Tuesday, February 3, 2009

Behind the scenes

I've finally finished editing pictures from the draft show that Cara and I attended a couple weekends ago. This first group of photos focuses on the hitch horses--those are the elegant, leggy drafters that pull the show wagons.

Whenever I go to a horse show, I try to arrive early so I have time to visit the stable area and see the horses up close. I was not the only person who had that idea at this show. The stable area was crowded with camera wielding spectators and giant carts and wagons.These things were everywhere. But wagons weren't the only thing blocking the aisles!Everywhere you looked there were gigantic horses being beautified for the showring.
These grey Percherons would be the eventual winners of the eight horse draft hitch class.Close up of a Belgian's tail. All the hitch horses had docked tails.
I have been taking Cara with me to various horse themed outings for several years now. Usually when she asks questions I am able to answer them, but it did not take long for either of us to realize that my draft horse knowledge is pretty limited. One of the questions I did not know the answer to was "What's up with the shoes?" in regards to this Clydesdale. Since I didn't know, I took a picture. Maybe someone will enlighten me. They do look pretty weird!Everything about these horses was big--even their muck carts! I have never seen so many jumbo sized muck carts in one place in my life. Trust me, this was not the biggest one.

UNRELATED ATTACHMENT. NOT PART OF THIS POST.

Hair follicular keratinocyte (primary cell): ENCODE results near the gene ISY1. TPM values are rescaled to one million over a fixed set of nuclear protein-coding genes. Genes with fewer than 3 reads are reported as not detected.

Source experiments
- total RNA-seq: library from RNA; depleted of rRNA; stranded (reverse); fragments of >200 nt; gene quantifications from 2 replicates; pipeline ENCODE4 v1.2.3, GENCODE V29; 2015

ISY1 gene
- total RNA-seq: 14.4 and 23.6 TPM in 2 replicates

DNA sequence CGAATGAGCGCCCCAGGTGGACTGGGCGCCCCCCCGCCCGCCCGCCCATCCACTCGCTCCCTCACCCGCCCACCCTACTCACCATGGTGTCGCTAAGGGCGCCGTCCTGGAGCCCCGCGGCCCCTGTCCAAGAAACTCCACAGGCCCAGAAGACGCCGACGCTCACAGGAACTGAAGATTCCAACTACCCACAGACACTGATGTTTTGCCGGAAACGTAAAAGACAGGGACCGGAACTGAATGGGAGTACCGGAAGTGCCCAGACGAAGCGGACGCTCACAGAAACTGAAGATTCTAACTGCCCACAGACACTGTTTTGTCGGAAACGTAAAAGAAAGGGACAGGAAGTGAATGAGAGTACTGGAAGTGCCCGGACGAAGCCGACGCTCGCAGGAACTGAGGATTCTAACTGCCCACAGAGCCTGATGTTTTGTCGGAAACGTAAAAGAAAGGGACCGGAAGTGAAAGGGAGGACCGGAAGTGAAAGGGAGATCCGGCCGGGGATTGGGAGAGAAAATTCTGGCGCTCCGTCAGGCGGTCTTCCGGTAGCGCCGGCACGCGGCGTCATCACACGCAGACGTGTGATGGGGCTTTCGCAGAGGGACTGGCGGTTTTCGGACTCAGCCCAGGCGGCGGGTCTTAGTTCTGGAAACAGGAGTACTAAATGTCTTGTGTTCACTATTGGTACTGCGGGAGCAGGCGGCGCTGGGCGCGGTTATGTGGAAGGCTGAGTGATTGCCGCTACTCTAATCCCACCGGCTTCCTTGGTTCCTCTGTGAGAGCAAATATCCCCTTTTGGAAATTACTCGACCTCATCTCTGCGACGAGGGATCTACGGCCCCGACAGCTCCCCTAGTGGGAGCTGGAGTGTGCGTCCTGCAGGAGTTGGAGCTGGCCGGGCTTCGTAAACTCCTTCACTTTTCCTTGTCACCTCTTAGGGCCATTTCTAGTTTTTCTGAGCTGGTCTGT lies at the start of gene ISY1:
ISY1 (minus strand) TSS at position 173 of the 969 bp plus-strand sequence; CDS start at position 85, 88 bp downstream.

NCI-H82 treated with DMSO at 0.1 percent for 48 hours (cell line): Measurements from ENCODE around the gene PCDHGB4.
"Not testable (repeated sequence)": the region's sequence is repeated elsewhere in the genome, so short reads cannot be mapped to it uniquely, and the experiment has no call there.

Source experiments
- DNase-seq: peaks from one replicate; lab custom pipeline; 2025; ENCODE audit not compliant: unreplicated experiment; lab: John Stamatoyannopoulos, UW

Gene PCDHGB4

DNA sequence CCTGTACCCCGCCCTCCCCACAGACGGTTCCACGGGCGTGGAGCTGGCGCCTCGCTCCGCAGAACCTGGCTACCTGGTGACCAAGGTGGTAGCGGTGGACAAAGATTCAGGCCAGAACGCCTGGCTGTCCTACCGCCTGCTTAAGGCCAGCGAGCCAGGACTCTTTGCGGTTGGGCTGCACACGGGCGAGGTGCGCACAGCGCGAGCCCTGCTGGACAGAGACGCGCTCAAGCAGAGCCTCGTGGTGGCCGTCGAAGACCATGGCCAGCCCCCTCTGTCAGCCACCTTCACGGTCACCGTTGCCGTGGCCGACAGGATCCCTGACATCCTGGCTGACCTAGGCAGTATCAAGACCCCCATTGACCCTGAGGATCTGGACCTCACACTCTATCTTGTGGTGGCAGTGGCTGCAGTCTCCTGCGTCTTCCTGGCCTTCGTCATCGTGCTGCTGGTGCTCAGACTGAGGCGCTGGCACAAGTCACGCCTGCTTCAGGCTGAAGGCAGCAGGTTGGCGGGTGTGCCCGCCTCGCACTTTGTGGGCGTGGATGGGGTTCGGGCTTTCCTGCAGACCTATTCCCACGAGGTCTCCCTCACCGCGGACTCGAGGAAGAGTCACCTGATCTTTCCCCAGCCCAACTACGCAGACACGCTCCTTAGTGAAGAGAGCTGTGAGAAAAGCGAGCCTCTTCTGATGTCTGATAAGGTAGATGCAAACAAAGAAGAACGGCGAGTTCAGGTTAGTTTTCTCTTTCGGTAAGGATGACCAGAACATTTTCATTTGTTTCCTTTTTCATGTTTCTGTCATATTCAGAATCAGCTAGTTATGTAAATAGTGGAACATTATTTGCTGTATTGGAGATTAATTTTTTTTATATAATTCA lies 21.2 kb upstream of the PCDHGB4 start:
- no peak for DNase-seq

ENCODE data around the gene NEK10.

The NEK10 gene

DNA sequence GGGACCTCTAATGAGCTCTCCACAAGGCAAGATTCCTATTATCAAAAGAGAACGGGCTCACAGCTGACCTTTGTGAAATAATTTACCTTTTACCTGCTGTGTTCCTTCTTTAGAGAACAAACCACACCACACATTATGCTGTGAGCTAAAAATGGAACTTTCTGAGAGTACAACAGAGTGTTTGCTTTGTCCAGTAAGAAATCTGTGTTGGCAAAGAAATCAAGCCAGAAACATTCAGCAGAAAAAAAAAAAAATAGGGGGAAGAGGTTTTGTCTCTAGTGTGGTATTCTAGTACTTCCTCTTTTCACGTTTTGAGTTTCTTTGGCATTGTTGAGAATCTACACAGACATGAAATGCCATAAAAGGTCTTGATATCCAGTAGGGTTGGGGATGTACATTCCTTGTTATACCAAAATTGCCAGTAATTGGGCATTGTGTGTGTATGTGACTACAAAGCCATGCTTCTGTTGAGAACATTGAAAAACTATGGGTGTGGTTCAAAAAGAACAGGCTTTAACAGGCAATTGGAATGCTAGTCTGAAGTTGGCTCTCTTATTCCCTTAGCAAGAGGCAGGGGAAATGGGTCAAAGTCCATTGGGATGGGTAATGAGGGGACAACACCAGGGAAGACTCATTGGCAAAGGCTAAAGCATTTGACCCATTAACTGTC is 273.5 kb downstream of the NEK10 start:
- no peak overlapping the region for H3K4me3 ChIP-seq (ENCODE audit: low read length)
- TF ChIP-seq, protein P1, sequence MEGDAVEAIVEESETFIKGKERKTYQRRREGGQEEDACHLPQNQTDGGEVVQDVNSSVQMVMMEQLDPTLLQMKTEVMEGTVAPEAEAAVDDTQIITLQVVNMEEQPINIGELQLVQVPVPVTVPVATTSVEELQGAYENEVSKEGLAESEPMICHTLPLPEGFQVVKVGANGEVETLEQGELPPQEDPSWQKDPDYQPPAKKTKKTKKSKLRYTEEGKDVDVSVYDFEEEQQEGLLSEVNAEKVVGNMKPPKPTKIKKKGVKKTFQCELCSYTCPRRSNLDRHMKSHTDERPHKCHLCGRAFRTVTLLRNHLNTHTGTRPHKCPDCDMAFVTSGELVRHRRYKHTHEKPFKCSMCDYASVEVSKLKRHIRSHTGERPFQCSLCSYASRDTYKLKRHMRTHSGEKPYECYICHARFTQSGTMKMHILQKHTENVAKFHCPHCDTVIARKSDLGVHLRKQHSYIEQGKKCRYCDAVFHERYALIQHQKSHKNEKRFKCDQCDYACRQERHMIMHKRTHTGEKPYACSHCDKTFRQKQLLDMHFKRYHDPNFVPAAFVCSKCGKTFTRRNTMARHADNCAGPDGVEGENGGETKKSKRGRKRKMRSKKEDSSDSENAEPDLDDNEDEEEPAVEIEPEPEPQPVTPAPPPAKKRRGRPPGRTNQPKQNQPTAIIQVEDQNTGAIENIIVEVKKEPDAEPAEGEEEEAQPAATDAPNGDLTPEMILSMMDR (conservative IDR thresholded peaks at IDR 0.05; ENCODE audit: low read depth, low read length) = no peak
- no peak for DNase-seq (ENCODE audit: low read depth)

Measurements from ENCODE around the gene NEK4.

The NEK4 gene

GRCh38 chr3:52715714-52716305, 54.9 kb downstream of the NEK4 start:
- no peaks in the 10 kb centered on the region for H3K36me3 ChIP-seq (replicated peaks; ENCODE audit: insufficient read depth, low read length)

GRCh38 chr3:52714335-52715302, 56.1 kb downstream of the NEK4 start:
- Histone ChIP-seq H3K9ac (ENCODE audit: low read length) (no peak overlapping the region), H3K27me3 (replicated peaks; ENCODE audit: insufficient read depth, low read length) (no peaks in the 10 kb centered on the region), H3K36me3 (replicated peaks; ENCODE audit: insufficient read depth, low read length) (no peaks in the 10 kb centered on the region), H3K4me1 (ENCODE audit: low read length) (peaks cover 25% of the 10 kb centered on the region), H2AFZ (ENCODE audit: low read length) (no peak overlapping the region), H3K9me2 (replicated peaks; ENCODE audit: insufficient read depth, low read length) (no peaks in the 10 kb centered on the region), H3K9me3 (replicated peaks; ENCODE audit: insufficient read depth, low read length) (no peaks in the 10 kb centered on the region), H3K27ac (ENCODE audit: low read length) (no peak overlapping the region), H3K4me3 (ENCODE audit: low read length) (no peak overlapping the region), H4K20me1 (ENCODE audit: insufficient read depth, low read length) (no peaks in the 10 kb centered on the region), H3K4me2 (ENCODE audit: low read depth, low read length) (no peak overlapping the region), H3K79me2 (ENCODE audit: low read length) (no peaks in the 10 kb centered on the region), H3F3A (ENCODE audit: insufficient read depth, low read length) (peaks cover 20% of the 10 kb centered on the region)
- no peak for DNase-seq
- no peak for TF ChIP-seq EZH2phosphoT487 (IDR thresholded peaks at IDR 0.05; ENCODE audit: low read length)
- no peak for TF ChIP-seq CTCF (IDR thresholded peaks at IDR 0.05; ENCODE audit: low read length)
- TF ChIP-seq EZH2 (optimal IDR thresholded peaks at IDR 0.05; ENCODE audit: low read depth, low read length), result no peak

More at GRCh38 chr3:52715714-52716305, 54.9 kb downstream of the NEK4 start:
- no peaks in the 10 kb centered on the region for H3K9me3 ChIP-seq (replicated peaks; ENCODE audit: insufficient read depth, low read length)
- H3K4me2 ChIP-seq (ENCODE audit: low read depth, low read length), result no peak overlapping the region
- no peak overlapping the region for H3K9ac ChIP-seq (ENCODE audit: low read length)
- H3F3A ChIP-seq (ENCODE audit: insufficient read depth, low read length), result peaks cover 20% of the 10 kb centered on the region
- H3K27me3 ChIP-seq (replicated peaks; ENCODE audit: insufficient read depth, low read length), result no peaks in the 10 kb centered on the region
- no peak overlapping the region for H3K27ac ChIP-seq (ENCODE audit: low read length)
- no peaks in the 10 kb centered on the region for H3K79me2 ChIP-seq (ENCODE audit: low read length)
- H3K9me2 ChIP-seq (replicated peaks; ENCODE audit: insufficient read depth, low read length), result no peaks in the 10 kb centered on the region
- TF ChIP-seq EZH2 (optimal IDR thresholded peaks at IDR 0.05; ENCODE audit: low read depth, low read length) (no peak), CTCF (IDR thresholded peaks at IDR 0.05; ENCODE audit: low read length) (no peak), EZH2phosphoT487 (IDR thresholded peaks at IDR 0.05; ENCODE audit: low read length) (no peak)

Those horses are magnificent I was tempted to stay in the barn area all day. Eventually, however, we did go watch the show. I took a few pictures of the eight horse hitch class, but none come close to portraying the sights and sounds of that event. Oh, it is wonderful to hear the thunder of hoofbeats and jangle of harness as a team like this passes in front of you!
This picture shows a few of the teams as they stand in the final line up waiting for the placings. There were seven teams, each with eight horses. That's fifty six draft horses in the ring at one time--truly an amazing sight!According to the announcer, it takes well over $200,000 to put together this caliber of hitch team, and most are owned by corporations who use them for advertising. I'm glad there are still companies that choose to spend their money like that so that people like me can admire horses like this, both in the barn and the showring.

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